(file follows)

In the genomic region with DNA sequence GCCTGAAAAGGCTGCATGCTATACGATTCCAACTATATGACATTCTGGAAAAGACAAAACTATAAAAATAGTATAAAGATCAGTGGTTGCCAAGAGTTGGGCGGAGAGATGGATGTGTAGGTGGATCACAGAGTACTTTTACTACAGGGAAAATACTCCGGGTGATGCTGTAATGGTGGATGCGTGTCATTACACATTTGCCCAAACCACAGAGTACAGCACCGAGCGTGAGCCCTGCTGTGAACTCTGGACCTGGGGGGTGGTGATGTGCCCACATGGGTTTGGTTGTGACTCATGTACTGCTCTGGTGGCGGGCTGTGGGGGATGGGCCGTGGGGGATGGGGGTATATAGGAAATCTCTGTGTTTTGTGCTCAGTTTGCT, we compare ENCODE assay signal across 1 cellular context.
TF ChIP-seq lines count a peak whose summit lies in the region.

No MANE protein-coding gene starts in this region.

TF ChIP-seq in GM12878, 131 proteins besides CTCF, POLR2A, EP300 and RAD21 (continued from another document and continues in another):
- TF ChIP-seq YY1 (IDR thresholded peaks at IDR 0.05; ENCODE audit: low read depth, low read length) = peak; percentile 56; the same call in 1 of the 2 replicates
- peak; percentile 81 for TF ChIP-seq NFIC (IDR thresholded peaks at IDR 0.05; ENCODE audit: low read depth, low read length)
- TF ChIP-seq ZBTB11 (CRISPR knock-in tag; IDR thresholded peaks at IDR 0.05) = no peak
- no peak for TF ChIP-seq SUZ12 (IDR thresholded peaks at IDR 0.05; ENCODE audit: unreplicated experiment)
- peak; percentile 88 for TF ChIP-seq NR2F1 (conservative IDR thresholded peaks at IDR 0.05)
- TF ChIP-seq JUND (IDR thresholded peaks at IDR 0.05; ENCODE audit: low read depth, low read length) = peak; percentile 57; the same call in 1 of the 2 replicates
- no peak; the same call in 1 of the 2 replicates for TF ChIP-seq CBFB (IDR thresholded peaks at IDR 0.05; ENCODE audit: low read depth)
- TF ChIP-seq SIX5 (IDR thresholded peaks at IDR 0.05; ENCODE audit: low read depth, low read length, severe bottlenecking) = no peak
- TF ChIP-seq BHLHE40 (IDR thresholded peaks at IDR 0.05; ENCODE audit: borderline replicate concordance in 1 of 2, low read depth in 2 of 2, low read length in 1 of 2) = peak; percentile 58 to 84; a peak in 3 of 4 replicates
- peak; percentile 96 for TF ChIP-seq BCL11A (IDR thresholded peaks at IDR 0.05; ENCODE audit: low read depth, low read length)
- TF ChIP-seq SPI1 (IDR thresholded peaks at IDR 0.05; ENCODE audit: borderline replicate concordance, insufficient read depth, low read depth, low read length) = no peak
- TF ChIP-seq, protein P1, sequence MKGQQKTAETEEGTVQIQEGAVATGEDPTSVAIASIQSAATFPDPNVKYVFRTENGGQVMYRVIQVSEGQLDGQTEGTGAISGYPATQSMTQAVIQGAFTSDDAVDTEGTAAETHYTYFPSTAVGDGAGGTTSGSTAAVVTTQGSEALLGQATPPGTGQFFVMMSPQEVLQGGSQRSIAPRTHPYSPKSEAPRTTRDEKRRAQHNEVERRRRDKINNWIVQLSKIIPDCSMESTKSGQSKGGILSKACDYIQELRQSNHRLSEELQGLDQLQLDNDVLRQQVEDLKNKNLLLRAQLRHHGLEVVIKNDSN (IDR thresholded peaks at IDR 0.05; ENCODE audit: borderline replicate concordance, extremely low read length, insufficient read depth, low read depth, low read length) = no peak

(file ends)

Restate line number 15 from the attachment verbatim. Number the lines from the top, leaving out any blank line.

- TF ChIP-seq SPI1 (IDR thresholded peaks at IDR 0.05; ENCODE audit: borderline replicate concordance, insufficient read depth, low read depth, low read length) = no peak